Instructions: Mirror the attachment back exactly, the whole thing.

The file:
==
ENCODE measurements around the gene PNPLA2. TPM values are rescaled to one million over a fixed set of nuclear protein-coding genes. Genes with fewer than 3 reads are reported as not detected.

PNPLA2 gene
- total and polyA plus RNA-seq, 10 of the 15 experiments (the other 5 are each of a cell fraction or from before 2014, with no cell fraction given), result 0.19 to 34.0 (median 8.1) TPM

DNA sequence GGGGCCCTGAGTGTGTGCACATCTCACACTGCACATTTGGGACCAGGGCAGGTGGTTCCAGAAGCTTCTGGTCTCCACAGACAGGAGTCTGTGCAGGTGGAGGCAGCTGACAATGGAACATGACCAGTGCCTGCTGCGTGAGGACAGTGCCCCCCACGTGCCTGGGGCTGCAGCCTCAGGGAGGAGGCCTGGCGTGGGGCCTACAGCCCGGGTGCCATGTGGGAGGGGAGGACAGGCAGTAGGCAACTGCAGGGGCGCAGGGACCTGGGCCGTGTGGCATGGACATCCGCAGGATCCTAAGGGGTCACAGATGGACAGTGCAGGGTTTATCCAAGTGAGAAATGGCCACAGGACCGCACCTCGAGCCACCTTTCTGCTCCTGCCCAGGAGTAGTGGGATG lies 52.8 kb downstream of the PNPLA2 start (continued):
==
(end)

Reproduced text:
ENCODE measurements around the gene PNPLA2. TPM values are rescaled to one million over a fixed set of nuclear protein-coding genes. Genes with fewer than 3 reads are reported as not detected.

PNPLA2 gene
- total and polyA plus RNA-seq, 10 of the 15 experiments (the other 5 are each of a cell fraction or from before 2014, with no cell fraction given), result 0.19 to 34.0 (median 8.1) TPM

DNA sequence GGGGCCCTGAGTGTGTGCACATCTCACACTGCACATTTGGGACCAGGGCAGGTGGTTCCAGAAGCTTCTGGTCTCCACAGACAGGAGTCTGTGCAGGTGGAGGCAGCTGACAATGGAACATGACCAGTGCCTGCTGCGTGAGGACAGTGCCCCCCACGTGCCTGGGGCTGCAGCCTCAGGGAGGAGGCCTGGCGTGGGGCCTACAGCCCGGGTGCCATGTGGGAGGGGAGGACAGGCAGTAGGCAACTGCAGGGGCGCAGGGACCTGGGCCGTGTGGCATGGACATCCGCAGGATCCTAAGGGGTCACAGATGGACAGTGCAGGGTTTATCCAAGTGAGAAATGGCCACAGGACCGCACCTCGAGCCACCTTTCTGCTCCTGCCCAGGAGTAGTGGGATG lies 52.8 kb downstream of the PNPLA2 start (continued):